When deciding what type of roof will suit your home, it is essential to know the comparison between a warm roof and a cold roof. 


Warm Roof

Cold Roof

Insulation location

On top of the roof deck

Between the rafters

Thermal performance

More energy efficient

Less energy efficient


More expensive

Less expensive

Ease of installation

Easier to install

More difficult to install

Ability to support plant growth

Not possible


Ability to support pedestrian traffic

Not possible


Risk of thermal bridging

Lower risk

Higher risk

Overheating potential

Higher risk

Lower risk

Vapour control layer


Not required

Moisture/interstitial condensation in the roof construction

Less likely to occur

More likely to occur



Not required


Compatible with most roofing materials

Not compatible with some roofing materials

Installation Process and Thermal Performance

Cold flat roof insulation requires more work, taking off old boards and replacing them and the roof surface. The thermal efficiency isn't as good as with warm roof insulation.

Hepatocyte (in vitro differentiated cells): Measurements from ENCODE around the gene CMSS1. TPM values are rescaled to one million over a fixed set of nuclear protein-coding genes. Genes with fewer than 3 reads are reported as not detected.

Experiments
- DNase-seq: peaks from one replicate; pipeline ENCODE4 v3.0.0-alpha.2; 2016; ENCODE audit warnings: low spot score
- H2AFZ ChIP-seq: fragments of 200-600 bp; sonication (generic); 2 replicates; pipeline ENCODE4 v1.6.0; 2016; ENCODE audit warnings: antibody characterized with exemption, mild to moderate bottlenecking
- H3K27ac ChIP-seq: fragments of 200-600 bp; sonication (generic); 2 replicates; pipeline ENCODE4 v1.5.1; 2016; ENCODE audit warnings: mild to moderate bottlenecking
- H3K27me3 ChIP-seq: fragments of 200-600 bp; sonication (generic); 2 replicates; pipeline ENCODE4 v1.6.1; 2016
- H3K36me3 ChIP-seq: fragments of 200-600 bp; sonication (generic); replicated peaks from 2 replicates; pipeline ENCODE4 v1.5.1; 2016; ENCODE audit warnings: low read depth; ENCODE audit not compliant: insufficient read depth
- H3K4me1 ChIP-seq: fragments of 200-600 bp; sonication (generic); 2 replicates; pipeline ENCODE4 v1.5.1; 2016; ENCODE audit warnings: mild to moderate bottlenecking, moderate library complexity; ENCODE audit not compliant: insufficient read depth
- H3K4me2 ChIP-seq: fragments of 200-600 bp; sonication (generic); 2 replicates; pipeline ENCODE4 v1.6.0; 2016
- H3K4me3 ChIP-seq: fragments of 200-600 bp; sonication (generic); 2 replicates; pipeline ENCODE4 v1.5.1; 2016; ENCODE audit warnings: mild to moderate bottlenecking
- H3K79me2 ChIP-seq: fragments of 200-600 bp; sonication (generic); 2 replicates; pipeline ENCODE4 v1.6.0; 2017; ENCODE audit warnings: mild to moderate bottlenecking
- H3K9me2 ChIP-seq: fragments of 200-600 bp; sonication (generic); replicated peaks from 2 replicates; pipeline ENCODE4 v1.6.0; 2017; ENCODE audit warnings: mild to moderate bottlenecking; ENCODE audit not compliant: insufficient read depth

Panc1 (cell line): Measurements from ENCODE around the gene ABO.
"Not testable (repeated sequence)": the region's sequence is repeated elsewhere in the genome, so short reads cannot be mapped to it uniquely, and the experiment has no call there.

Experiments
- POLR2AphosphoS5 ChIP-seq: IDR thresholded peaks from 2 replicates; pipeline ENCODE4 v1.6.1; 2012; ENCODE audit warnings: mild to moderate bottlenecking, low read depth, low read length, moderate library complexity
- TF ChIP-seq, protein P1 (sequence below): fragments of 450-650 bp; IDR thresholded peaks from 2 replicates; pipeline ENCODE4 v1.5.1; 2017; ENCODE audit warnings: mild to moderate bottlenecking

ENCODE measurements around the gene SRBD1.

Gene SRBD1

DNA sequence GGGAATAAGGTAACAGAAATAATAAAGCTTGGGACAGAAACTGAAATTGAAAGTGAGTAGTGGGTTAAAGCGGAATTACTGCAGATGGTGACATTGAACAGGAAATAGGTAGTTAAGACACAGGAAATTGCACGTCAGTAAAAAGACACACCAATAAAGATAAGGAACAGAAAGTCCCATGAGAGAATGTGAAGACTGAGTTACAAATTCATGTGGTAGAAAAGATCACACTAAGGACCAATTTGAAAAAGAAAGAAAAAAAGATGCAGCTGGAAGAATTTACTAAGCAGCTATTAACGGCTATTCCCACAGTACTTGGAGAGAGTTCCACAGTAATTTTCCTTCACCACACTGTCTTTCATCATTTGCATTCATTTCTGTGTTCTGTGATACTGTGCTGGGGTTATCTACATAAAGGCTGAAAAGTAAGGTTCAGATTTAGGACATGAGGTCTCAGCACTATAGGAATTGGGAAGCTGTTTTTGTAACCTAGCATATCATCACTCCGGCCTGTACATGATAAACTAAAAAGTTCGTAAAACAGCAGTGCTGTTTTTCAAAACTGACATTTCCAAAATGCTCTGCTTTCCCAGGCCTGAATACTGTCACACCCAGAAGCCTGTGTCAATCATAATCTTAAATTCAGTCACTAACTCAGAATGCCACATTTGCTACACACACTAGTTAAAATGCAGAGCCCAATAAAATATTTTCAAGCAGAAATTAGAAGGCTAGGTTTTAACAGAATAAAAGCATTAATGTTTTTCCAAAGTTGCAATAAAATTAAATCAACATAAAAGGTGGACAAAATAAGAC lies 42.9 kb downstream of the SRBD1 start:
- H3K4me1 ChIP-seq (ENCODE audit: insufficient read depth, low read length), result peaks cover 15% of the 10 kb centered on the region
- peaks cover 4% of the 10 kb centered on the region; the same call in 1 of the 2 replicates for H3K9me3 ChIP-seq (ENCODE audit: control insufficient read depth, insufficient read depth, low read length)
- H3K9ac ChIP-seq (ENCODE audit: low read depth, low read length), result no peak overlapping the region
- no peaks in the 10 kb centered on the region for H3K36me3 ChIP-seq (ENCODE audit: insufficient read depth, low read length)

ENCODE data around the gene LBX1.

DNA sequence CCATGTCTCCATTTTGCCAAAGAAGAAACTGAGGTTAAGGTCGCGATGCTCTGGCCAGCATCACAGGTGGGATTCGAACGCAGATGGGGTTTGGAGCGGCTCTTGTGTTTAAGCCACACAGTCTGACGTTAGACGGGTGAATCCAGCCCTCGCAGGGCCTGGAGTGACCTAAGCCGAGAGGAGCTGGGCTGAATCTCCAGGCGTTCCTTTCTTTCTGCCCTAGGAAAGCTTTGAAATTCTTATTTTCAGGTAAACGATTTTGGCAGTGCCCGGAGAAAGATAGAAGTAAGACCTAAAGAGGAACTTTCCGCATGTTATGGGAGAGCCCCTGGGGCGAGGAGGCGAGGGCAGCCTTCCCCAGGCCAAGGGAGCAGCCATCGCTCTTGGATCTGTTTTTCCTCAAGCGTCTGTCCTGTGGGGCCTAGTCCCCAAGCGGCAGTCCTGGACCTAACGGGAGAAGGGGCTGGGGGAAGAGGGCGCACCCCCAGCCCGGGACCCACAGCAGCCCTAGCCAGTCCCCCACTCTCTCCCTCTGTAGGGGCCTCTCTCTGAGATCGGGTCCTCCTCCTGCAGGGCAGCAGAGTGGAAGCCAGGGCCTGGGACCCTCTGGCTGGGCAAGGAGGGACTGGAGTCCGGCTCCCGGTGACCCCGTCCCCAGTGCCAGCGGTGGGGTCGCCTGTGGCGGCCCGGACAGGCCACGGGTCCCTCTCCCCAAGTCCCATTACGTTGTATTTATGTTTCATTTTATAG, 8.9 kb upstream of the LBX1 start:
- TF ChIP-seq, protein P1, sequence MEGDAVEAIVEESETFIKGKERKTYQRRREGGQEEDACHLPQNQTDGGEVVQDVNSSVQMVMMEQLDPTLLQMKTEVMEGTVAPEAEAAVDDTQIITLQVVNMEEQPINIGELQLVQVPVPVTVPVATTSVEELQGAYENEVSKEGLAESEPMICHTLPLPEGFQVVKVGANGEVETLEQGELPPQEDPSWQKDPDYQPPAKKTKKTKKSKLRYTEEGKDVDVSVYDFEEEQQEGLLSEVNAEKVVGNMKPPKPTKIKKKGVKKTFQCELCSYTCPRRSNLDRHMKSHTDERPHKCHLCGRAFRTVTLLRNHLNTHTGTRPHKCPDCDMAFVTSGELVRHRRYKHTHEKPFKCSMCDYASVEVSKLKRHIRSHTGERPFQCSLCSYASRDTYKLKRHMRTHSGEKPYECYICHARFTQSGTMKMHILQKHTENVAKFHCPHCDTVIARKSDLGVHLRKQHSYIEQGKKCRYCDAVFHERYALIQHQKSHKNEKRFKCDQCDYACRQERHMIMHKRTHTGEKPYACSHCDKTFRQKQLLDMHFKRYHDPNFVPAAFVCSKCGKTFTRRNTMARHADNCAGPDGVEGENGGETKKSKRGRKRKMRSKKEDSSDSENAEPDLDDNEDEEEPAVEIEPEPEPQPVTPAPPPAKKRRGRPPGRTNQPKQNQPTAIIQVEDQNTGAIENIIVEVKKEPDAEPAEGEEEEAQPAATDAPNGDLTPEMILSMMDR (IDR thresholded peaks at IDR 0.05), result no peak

A warm deck roof is much easier to install and offers great thermal performance but adds height to the flat roof. As a result of the height difference, warm roofs cannot be used on balconies and flat roof extensions with doors leading onto the roof. In these cases, a cold roof is a preferable alternative to warm roof insulation.

Roof buildup depth

A cold roof primarily has insulation between rafters which results in a thinner roof buildup. 

In contrast, a warm roof has insulation above the substrate, allowing for a deeper construction. This permits thicker insulation materials, improving thermal performance and reducing heat loss risk.